The US still far exceeds the tort costs of other industrialised nations.

Tort costs in the United States reached a record $260bn in 2004, up about $14.4bn from a record set in 2003, according to the “US tort costs and cross-border perspectives: 2005 update” from the Tillinghast business of Towers Perrin.

The report analyses data from 1950 through 2004, with projections through 2007. US tort costs grew at a slightly faster pace in 2004 (5.9%) than in 2003 (5.5%), but still well below the high average growth of 14% seen in 2001 and 2002. Asbestos claims contributed to the surge in tort costs earlier this decade, but were less of a factor in 2004. Insured asbestos losses, which totalled approximately $5bn in 2004, were less than in each of the prior three years.

The report predicts an increase in the tort costs over the next few years, with the total rising to nearly $315bn by 2007 as they expand more rapidly than the general economy. The Bush Administration has referred to earlier Tillinghast's calculations in its proposals for tort reforms, contending that the cost of torts is a significant obstacle to economic growth.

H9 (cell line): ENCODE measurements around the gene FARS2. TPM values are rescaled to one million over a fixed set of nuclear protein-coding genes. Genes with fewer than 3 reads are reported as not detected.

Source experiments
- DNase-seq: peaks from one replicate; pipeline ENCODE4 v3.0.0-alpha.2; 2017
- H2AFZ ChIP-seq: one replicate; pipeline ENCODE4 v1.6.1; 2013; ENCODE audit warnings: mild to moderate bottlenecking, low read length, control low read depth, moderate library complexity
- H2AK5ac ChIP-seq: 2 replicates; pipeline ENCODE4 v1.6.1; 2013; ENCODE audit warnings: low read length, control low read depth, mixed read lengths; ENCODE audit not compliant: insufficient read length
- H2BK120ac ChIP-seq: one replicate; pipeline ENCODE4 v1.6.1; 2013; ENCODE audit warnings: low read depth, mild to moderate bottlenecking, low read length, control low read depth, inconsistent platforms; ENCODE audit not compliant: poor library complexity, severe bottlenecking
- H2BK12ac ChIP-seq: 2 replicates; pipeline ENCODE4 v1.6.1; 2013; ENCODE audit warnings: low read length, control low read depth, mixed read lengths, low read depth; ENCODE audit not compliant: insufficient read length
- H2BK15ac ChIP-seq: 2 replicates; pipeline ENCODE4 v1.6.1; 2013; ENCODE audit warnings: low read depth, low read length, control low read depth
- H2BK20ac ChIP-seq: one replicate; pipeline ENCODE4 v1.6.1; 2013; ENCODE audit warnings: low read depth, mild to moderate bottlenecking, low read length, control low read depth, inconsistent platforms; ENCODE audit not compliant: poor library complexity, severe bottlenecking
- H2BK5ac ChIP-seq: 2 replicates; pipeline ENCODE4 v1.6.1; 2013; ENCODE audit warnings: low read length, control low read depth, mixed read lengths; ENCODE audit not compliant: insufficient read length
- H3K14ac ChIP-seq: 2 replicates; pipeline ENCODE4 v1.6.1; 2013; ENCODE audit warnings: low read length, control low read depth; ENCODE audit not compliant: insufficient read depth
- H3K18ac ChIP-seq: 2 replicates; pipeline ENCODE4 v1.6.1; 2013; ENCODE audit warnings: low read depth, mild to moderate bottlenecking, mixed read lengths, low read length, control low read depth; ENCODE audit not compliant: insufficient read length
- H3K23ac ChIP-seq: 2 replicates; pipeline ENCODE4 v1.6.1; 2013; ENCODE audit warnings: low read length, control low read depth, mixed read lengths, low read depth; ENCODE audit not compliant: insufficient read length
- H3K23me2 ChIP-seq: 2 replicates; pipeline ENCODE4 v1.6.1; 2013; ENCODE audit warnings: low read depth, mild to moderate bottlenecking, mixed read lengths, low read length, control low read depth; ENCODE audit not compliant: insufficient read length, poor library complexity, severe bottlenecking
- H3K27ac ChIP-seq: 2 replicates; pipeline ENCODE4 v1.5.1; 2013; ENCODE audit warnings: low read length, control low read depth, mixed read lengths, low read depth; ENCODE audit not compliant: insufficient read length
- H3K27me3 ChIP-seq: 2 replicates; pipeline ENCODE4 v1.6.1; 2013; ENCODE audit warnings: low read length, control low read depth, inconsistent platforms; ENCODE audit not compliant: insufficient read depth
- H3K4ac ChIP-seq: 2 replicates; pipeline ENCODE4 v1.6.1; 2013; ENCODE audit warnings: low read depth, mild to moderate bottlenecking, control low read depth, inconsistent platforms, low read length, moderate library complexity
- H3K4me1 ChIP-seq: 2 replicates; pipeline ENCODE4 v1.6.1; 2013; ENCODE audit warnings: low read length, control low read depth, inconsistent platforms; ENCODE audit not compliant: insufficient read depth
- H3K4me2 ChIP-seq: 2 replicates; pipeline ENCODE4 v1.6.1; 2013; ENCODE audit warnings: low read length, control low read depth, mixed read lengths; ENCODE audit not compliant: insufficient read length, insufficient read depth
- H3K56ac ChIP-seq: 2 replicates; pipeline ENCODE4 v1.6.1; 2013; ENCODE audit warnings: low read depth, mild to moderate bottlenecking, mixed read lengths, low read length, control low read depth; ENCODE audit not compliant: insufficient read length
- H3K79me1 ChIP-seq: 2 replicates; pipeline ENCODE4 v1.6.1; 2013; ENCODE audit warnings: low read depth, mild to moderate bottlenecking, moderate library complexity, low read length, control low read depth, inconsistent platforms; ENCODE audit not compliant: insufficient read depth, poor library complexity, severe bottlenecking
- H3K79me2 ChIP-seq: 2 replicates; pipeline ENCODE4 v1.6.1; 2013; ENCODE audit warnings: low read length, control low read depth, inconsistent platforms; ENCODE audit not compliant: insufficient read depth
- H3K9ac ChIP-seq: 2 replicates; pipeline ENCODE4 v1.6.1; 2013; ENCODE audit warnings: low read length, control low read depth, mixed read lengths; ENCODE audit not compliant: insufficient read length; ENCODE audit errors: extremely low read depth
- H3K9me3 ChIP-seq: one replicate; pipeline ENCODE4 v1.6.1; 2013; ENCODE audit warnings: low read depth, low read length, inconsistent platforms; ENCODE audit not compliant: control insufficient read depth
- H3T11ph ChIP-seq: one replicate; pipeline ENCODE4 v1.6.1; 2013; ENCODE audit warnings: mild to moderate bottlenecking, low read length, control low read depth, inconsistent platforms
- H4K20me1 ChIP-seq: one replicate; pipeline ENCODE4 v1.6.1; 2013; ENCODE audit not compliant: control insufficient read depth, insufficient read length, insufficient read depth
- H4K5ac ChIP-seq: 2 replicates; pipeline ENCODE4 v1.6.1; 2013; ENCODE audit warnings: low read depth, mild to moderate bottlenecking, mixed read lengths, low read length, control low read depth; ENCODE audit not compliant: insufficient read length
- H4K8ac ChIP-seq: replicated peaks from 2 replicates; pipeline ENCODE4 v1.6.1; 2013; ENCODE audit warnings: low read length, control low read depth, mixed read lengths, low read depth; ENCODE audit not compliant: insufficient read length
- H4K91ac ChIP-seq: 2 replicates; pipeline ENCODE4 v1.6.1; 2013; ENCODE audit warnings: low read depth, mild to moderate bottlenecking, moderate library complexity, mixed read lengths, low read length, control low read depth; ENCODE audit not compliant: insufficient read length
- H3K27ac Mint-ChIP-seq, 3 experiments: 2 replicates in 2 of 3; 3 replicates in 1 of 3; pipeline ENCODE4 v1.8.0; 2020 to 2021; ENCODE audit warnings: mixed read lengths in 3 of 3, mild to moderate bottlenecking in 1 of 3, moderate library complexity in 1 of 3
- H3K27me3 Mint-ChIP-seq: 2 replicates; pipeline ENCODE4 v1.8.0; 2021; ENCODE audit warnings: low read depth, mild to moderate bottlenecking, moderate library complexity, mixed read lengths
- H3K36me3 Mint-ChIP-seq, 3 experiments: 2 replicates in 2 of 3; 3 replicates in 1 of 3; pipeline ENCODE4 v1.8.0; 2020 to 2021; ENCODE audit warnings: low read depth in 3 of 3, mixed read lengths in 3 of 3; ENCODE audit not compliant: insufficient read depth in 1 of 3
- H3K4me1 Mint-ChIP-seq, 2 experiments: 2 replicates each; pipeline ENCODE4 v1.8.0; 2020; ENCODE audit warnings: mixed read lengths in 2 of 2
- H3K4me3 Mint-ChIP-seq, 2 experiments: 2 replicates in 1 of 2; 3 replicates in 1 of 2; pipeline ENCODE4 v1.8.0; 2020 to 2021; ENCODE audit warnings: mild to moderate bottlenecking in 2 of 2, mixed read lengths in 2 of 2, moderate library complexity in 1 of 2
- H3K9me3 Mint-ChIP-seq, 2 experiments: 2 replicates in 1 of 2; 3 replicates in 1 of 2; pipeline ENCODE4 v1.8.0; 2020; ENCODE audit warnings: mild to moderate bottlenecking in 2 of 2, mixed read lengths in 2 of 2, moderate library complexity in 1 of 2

The study also examined tort costs in several other industrialised nations and found that US tort costs exceed those other countries' by a sizeable margin, when measured as a ratio to economic output (measured by GDP). The US had a 2.2% ratio of tort costs to GDP, compared with Germany (1.1%), Japan (0.8%) and the UN (0.7%). “Our comparison of international tort costs was somewhat surprising, since we had been hearing anecdotally that tort cost trends in the US were making their way overseas. We saw a greater disparity in tort costs than we were expecting between the US and other countries,” said Steve Lowe of Tillinghast.

Some critics say that Tillinghast's calculations include salaries of insurers' CEOs, costs which cannot be attributed to the tort system. Further, payments that don't involve the legal system, such as claims from auto accidents, are included.